Man accused of killing at Charlottesville rally due in court

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(Reuters) – A 21-year-old Ohio man accused of killing a woman after plowing his car into a group of people protesting against a white nationalist rally in Virginia last year was due to appear in court on Thursday on federal hate crime charges.

FILE PHOTO: James Alex Fields Jr., 20, is seen in a booking photo released by Charlottesville, Virginia police department after charges were laid in connection with him driving a car into a crowd of counter protesters during the “Unite the Right” protests by white nationalist and “alt-right” demonstrators, according to police, in Charlottesville, Virginia, U.S., August 12, 2017. Charlottesville Police Department/Handout via REUTERS/File Photo

The hearing in Charlottesville, Virginia will be the first time James Alex Fields Jr. appears in court to face the charges, for which he could face the death penalty if convicted. Fields also faces separate state murder charges in Virginia.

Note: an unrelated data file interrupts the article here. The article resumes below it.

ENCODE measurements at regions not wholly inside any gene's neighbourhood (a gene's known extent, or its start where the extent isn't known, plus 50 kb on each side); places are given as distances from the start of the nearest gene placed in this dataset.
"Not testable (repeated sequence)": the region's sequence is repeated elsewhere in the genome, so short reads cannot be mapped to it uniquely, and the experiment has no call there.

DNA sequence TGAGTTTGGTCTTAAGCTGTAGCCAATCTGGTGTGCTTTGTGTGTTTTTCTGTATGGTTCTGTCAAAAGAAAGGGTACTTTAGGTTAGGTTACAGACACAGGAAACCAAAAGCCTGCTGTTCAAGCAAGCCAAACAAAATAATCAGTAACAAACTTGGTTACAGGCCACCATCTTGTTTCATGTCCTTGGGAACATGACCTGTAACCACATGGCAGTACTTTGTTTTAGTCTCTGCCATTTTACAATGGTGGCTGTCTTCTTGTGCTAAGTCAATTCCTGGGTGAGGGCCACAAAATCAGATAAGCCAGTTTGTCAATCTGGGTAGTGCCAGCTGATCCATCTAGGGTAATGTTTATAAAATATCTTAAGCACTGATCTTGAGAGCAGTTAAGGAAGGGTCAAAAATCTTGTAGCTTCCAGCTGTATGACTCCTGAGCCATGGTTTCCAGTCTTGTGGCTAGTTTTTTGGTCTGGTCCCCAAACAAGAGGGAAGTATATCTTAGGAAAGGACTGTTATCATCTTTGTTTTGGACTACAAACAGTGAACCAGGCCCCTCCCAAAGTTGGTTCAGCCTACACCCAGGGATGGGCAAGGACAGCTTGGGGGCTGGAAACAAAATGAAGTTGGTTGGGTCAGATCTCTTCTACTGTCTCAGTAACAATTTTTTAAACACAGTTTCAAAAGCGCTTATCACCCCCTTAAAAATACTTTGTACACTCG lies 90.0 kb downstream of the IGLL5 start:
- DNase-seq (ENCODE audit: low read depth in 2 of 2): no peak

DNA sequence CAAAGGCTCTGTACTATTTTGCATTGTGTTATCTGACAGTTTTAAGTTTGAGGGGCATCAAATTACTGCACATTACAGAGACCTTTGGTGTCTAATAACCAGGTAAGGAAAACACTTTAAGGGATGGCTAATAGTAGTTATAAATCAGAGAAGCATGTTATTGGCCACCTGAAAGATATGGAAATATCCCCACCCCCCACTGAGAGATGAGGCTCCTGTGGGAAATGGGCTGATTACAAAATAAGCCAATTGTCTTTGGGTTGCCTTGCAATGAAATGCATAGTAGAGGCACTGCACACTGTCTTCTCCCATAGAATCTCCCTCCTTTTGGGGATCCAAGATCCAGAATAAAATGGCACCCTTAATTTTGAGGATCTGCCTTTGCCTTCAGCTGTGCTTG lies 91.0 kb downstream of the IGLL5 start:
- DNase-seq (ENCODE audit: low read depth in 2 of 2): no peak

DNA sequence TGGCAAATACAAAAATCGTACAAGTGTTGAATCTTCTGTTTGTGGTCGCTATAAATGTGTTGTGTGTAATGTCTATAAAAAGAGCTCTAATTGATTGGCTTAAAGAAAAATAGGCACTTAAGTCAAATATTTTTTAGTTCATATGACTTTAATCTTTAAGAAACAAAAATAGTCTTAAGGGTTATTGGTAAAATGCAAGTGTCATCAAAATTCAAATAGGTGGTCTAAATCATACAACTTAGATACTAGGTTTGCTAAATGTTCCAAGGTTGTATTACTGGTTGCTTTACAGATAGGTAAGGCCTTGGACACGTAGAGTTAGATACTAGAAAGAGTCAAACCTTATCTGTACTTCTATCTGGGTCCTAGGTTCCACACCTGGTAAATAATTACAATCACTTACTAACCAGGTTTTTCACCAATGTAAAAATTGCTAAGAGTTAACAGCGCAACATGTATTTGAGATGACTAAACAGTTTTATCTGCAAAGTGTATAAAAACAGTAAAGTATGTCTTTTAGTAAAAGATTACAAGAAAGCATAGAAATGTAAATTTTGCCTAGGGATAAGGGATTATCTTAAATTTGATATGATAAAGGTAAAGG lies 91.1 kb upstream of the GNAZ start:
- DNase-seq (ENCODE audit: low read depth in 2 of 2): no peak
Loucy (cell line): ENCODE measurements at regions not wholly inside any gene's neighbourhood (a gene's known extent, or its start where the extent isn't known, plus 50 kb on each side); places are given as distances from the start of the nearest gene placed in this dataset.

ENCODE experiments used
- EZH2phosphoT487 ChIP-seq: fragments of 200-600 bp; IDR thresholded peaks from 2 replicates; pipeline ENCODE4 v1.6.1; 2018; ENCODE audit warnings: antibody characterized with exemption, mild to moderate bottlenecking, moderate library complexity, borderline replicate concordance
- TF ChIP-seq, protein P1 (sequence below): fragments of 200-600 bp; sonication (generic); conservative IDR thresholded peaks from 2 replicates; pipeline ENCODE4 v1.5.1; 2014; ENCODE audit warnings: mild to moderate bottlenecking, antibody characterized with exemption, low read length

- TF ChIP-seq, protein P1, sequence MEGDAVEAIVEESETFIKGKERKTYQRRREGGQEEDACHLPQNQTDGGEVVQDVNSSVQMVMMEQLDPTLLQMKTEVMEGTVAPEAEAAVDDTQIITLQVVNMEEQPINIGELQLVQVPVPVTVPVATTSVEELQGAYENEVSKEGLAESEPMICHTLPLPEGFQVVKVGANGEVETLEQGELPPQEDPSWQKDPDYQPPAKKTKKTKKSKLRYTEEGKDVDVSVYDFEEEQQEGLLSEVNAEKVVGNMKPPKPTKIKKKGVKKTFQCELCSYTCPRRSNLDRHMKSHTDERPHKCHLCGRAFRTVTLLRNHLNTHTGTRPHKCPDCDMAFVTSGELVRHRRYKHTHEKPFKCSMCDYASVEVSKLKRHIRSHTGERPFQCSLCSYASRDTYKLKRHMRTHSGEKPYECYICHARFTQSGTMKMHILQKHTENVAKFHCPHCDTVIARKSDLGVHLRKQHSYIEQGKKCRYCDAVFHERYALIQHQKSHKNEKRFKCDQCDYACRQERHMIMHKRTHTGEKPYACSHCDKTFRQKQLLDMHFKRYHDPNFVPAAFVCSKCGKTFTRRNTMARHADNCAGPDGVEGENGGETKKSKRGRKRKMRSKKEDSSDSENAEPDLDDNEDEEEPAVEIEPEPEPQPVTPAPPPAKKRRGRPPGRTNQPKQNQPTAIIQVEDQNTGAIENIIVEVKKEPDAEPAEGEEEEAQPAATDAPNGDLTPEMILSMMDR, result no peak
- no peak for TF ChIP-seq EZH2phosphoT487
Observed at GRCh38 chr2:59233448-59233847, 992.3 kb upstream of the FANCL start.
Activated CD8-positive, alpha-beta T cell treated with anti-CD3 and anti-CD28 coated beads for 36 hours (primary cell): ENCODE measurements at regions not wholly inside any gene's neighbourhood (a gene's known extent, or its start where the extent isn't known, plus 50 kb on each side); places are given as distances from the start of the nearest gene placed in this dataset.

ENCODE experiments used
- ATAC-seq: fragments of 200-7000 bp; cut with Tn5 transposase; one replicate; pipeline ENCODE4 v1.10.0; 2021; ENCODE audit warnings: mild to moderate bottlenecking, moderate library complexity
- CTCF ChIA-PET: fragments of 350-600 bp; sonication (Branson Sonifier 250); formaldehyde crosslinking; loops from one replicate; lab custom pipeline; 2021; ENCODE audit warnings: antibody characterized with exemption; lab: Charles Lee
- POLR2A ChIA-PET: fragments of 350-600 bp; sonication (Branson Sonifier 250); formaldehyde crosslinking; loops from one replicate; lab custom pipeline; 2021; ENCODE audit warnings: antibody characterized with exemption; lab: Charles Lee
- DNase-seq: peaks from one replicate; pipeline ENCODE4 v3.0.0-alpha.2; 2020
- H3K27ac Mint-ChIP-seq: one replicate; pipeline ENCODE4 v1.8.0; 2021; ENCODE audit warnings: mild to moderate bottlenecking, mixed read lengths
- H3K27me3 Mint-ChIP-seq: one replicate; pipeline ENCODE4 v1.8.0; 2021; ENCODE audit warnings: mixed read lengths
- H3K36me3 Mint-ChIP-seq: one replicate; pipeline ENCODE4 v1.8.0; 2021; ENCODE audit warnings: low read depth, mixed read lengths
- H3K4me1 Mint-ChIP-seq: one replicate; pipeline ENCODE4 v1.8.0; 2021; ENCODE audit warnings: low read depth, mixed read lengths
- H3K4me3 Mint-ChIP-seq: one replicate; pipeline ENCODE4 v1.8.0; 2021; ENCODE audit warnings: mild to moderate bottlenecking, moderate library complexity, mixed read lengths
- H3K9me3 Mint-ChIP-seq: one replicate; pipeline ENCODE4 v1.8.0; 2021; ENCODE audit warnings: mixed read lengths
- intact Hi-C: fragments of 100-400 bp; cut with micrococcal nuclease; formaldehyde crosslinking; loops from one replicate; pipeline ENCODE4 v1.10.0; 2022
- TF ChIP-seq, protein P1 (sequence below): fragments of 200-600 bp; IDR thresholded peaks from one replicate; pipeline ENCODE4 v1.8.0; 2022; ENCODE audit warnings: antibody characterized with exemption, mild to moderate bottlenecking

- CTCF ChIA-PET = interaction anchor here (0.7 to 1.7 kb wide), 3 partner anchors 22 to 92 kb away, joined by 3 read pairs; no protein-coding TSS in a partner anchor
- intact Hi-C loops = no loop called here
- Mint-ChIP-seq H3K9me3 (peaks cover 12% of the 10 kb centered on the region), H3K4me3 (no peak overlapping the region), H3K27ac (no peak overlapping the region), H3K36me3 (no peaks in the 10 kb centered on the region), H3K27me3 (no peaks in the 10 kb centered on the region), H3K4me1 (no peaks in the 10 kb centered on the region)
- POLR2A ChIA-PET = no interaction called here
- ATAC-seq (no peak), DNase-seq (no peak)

Hundreds of people descended on the college town of Charlottesville last August 11-12 to protest the removal of a statue honoring a commander of the Confederate Army, the losing side of the U.S. Civil War, in what was billed as a Unite the Right rally.

Counter-protesters turned out to demonstrate against the rally and there were clashes between both sides. Fields is charged with driving his car into a group of counter-protesters, killing a 32-year-old paralegal, Heather Heyer, and injuring dozens of people.

U.S. President Donald Trump was heavily criticized across the political spectrum when he said afterward that “many sides” were to blame for the violence, and did not specifically denounce the far right.

Fields regularly touted racist ideologies on his social media accounts, including expressing support for Adolf Hitler and the Holocaust, according to the indictment filed in the U.S. District Court for the Western District of Virginia.

Authorities have charged Fields with one count of a hate crime act resulting in death and 28 counts of a hate crime act involving an attempt to kill. If convicted of a hate crime act resulting in death, Fields may face the death penalty, although it is not clear whether prosecutors plan to seek capital punishment.

Reporting by Makini Brice; Editing by Frances Kerry



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